Solar energy for a brighter future of Croatian rural areasJan 29, 2015
UNDP will in 2015 electrify around 20 rural households in distant parts of Croatia
In the remote village Lisine in the Karlovac County, Nedjeljka and her daughter Anka live in very difficult conditions and without electricity. They raise sheep and goats for living and produce cheese. In the summer, the cheese goes bad in a day or two because they don't have a refrigerator, and during the winter when the snow falls above the knees, they are cut off from everything. The only electrical appliance that they have is a small light bulb that they use only for a few minutes a day, and which is powered from an old car battery.
Even though in the 21st century electricity is taken for granted, and it can be considered as one of the basic living conditions, accordingly to the Register for the sanitation of the electricity distribution network in 2009, there is around 500 households in Croatia without electricity. According to the data from the Register created by the United Nations Development Programme, and which is still being updated, there are more than 50 permanently inhabited households without electricity in Croatia.
These are most commonly remote villages a few kilometers away from the electricity distribution network, consisting of only one or two households. Bringing the classic electricity network in such cases is extremely expensive and financially unprofitable considering the small number of users, although the access to electricity would enable the further development of these areas and increase the number of people living there.
Thanks to the UNDP's project for the electrification of households in rural areas of Croatia, an access to electricity will be provided for the priority households through the independent systems that use renewable energy sources without connecting to the network.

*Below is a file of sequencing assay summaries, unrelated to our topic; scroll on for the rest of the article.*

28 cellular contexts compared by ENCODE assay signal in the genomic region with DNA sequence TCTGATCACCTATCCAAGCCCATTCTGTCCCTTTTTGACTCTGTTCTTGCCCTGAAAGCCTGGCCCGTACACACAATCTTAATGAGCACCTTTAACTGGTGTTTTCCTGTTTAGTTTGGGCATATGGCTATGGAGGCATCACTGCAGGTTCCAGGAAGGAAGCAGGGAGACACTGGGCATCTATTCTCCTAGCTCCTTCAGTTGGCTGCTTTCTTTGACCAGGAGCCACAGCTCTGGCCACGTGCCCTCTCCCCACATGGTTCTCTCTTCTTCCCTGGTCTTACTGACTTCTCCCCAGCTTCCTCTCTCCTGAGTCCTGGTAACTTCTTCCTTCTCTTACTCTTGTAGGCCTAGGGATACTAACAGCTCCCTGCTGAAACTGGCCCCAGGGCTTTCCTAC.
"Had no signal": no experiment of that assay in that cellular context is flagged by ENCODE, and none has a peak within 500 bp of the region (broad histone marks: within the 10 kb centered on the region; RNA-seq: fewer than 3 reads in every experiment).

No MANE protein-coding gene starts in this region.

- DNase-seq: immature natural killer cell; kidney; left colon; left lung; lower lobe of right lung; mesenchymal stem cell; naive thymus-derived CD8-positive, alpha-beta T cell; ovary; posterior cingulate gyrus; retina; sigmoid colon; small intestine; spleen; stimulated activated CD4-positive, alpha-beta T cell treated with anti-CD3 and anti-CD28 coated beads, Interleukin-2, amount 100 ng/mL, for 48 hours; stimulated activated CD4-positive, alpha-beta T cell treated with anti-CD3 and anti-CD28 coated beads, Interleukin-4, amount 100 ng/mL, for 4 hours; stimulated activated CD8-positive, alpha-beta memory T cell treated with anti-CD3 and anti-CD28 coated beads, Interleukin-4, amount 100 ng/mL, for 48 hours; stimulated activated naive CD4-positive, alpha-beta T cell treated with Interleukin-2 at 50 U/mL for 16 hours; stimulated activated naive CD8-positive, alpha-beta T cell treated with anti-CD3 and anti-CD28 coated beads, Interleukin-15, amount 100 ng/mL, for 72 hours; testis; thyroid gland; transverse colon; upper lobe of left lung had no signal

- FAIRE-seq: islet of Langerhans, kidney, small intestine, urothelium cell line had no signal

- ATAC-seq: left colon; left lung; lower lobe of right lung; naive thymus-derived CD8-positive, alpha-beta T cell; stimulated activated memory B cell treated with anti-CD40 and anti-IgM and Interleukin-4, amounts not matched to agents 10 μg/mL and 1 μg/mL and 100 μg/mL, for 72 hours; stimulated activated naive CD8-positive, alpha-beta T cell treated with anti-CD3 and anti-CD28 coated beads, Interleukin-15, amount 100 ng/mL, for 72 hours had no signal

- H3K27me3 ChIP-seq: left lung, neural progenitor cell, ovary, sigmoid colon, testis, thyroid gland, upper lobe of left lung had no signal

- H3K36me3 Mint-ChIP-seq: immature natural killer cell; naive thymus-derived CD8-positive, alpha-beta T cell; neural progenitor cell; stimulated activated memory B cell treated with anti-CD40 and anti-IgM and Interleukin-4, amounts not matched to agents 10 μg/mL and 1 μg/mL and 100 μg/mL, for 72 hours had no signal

Through the pilot projects in Ajderovac, Čavlovica and Homoljac, UNDP has already shown that the access to electricity for those households can be provided by the independent solar systems that are up to several times cheaper compared to the classic electricity network.
During 2015, electrification of around 20 households is anticipated, and the first results will be visible in the Karlovac County, where six priority households that are permanently inhabited and don't have access to electricity are identified. With the support of the Karlovac County, local action groups and the North-west Croatia Regional Energy Agency, the procurement of solar systems for generating electricity in an ecologically and economically sustainable way is planned. A similar model can be replicated in other counties as well.
Solar systems that will be used were selected and optimized based on techno-economic analysis and methodology developed by the UNDP for the purpose of this project, which in addition to economic and technical criteria takes into account the needs of beneficiaries and climate conditions of the selected location. Within the project, methodology for selecting priority households in an objective and transparent way was developed, considering the economic and social criteria.
Thanks to the advances in technology, access to electricity is now possible from renewable energy sources, independently from electricity distribution network, and often with much lower cost in comparison to the connection to a classic electricity network, and in an environmentally sustainable way.
If you have any information on permanently inhabited households living without electricity, please contact us at email@example.com.